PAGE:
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Application of Adhesives in Early Human Life

2022-02-24 11:05:46

Application of Adhesives in Early Human Life

In human history, the application of adhesives has a history of thousands of years.
As early as 6,000 years ago, humans used clay and other mud to build earth-rock houses and other structures. Traces of adhesive can be seen on ancient Egyptian masks, coffins and other funeral objects and furniture, carvings in ancient Greece Thebes, ancient Roman arched cement aqueducts and other monuments or cultural relics.

From the "Old Testament," we know that there was a myth that Noah's Ark was repaired with asphalt. Perhaps the oldest adhesive in the world is asphalt. In 2700 BC, the candlesticks in the southern Iraqi city of Ullah were made by bonding shells or gems to buildings with asphalt. In ancient Egypt, a mixture of clay, pigment and bone glue was used as a sealant for coffins.
Ancient Egypt began to use gum arabic, egg white, animal glue, rosin, etc., for bonding very early. In the archaeological discovery of the site with glue, the ancient city of Teen in northern Egypt has a relief of the city lord Lekhannara and a sculpture glued together, as well as Egyptians who are making furniture.

Legend has it that the ancient Greek Daedalus and his son Icarus escaped from an island in a "flying machine" that they bonded together.
In the 9th century BC, the ancient Romans used pine tar and beeswax to seal the seams of ships, and fish, cheese, antlers, etc., were used to make adhesives for bonding wood products.
My country is one of the earliest countries in the world to apply adhesives.

Our country began to burn lime more than 4,000 years ago to cement earth and stone and build houses and bridges. In 1986, the golden mask with the head of a bronze figure excavated in Sanxingdui Sacrificial Pit in Guanghan, Sichuan, was made of jujube red lacquer mixed with lime, which traces the time when Chinese people used adhesive back to the Xia and Shang dynasties. In the Shang Dynasty 3,500 years ago, my country began to use lacquer, the raw material of vegetable adhesive, to bond and decorate objects. In the Zhou Dynasty 3,000 years ago, animal glue was used as a caulking sealant for wooden boats in our country.

In 200 BC, the coffin sealant made of glutinous rice paste in our country was combined with preservatives and other measures so that when the coffin was unearthed more than 2,000 years later, the body not only did not rot but also the muscles and joints were still elastic, which caused a sensation in the world. When our country was far away in the Qin Dynasty, people used mortar mixed with glutinous rice and lime to bond the bricks of the Great Wall, making the Great Wall stand in the east of Asia and become a symbol of the ancient culture of the Chinese nation. In ancient China, bone glue was used to bond armour, bows, scabbards, etc. In some ancient books in my country, there are detailed records on the manufacture and use of adhesives.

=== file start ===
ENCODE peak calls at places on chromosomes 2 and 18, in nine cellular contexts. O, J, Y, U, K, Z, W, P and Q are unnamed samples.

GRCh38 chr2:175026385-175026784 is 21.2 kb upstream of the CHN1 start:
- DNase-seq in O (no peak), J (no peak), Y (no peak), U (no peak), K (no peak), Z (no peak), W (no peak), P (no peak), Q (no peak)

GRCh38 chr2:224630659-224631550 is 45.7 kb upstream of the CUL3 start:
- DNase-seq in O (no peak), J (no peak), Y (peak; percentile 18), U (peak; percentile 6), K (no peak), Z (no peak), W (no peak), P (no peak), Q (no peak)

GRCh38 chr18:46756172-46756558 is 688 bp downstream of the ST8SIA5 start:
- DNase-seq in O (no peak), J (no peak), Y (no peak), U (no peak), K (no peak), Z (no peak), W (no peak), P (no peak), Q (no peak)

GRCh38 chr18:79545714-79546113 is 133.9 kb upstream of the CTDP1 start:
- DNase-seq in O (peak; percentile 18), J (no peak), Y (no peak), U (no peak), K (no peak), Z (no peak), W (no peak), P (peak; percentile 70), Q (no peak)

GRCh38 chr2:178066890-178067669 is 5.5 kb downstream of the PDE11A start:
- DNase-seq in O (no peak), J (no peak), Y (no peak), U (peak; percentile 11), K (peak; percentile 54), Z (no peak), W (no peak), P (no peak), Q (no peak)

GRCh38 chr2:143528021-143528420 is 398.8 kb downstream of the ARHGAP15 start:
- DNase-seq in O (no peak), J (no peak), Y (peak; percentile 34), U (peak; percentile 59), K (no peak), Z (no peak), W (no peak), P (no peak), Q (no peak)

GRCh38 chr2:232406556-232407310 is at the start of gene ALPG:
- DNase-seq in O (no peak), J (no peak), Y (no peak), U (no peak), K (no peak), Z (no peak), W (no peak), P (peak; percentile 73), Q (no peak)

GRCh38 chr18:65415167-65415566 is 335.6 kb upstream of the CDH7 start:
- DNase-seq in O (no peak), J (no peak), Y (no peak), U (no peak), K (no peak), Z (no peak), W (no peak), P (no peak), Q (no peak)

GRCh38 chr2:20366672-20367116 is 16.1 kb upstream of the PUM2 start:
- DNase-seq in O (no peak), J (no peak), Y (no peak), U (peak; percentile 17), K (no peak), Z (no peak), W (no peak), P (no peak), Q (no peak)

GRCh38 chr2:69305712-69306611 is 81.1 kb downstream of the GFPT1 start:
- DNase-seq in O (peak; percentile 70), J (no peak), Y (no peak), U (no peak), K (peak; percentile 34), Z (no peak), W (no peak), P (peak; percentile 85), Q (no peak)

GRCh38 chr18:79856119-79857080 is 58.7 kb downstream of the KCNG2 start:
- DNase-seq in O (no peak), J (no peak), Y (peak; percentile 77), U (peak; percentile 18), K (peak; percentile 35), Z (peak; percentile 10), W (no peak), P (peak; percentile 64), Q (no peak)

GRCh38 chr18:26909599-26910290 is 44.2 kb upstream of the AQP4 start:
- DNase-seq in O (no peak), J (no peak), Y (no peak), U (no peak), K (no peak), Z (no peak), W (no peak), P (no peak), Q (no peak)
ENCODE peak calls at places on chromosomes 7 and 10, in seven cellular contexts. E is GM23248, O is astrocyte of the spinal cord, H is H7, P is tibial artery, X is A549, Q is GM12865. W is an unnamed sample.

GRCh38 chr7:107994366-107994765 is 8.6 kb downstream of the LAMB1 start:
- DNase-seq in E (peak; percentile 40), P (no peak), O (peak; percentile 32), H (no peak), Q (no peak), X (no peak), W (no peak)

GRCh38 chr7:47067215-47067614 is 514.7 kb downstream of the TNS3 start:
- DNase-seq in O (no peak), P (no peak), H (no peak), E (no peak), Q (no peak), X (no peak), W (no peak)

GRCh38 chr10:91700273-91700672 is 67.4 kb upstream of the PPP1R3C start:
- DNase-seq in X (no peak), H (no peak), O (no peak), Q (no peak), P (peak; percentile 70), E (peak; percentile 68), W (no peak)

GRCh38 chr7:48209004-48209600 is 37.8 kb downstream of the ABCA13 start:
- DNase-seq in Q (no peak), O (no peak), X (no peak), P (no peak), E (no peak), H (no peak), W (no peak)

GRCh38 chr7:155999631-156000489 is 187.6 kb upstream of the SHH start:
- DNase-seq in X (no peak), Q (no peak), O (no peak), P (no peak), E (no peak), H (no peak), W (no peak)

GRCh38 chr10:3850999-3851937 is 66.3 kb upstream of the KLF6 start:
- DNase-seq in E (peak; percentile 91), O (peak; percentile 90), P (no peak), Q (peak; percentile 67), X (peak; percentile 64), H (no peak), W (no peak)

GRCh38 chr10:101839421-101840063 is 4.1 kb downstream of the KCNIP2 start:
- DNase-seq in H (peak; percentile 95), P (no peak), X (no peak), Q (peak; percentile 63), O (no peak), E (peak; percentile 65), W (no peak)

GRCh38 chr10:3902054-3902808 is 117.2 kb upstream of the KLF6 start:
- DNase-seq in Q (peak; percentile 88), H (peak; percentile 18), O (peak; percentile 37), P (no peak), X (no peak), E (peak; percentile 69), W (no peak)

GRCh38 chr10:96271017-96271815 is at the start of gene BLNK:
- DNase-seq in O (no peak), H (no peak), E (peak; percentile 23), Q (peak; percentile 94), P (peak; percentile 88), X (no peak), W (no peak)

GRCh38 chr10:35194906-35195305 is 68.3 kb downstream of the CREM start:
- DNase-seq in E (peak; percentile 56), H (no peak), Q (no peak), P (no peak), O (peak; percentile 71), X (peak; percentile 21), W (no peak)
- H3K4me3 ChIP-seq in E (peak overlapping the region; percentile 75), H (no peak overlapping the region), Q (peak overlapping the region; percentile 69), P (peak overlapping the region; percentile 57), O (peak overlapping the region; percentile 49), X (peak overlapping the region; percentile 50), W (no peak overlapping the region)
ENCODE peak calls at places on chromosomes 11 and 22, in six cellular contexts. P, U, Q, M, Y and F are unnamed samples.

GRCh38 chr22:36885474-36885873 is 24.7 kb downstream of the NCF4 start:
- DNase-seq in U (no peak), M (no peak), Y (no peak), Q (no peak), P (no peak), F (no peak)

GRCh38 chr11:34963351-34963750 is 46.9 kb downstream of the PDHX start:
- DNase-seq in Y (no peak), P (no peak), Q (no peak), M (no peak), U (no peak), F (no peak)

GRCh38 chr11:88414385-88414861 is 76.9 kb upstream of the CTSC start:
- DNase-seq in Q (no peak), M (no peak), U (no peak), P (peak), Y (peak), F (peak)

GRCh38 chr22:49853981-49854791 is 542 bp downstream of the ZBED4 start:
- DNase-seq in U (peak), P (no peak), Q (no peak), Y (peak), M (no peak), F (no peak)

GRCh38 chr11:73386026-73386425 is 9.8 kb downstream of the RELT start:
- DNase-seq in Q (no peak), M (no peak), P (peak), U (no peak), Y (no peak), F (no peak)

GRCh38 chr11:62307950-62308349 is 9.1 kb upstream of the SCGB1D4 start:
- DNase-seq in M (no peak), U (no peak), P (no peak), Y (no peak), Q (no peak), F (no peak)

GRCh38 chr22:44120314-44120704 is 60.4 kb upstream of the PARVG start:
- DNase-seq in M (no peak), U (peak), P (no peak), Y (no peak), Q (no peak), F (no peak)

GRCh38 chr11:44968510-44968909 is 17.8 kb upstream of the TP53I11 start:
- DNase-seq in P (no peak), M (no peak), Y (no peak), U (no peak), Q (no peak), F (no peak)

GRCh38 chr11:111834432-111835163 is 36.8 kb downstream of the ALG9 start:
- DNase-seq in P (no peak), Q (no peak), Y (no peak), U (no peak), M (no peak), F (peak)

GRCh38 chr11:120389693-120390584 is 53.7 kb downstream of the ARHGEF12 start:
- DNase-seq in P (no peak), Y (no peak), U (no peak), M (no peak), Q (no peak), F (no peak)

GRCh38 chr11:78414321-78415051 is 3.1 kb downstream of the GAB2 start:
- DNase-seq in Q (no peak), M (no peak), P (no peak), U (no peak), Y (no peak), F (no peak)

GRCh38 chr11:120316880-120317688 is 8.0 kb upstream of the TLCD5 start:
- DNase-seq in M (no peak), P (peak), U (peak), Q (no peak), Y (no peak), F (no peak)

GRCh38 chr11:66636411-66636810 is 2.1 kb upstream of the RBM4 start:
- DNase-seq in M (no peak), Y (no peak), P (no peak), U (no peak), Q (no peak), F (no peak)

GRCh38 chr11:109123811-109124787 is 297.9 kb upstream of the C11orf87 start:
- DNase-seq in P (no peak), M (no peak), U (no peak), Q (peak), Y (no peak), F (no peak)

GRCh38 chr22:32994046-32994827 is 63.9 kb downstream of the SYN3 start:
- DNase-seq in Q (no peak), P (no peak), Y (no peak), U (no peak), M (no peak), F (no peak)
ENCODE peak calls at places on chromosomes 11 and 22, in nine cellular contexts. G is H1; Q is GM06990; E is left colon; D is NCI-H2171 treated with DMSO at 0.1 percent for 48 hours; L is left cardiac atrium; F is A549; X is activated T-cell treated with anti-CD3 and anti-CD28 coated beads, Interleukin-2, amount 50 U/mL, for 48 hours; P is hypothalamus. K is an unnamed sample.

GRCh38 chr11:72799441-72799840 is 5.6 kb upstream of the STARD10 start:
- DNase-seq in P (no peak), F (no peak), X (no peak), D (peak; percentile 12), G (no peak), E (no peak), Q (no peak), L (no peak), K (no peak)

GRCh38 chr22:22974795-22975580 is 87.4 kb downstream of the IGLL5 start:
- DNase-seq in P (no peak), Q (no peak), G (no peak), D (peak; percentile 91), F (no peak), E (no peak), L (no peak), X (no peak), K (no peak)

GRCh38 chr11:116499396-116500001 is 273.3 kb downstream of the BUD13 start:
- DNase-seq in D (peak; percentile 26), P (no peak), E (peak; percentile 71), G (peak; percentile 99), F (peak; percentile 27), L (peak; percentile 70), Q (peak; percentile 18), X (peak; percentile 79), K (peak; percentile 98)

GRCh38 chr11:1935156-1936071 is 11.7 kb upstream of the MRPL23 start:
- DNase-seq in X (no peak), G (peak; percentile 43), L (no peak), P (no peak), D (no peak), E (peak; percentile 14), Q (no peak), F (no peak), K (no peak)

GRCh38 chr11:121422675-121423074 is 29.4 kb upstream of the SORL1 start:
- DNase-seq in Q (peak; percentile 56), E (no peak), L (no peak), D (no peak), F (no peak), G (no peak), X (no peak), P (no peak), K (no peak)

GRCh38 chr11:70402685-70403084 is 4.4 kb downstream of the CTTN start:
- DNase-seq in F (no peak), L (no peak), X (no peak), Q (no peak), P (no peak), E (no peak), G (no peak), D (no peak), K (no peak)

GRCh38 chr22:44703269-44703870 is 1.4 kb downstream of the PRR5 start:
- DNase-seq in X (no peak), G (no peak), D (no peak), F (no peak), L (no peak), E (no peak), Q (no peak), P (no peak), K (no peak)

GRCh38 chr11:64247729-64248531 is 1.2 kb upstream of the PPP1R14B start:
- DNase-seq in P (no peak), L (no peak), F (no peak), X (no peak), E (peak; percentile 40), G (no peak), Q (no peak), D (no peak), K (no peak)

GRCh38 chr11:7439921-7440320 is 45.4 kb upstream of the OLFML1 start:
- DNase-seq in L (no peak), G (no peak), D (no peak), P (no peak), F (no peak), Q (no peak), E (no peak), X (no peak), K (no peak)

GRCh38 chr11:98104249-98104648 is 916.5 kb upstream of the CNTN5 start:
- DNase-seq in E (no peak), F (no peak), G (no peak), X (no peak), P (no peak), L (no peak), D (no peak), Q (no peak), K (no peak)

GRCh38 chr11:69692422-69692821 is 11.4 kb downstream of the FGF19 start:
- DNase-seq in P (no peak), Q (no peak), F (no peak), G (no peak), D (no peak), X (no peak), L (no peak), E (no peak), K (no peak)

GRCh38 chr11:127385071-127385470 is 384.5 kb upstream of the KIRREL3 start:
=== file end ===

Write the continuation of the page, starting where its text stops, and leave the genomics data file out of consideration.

Ancient chemistry monographs such as Wei Boyang's "Zhou Yi Shen Tong Qi" in the Eastern Han Dynasty and "Bao Pu Zi Nei chapter" by Ge Hong in the Eastern Jin Dynasty all involve the manufacture of adhesives. Jia Sixie's "Qi Min Yao Shu" in the Northern Wei Dynasty is an agricultural book, but it specifically describes the process of using adhesives for making pens, protecting books, and repairing houses, as well as the method of cooking animal glue. Song Yingxing's "Tian Gong Kai Wu" in the Ming Dynasty described the production technology of my country's agriculture and handicraft industry, including the manufacture of adhesives and a lot of application experience. As written in "Arc Arrow": "All glue is made by fish fat and sundries... The East China Sea totoaba and those in the middle of Zhejiang who makes white fish take their shells as glue, which is stronger than gold and iron." "Glue" refers to the swim bladder glue used in the manufacture of bows and arrows. It seems that the quality of glue was very good at that time, and its strength was comparable to that of metal.

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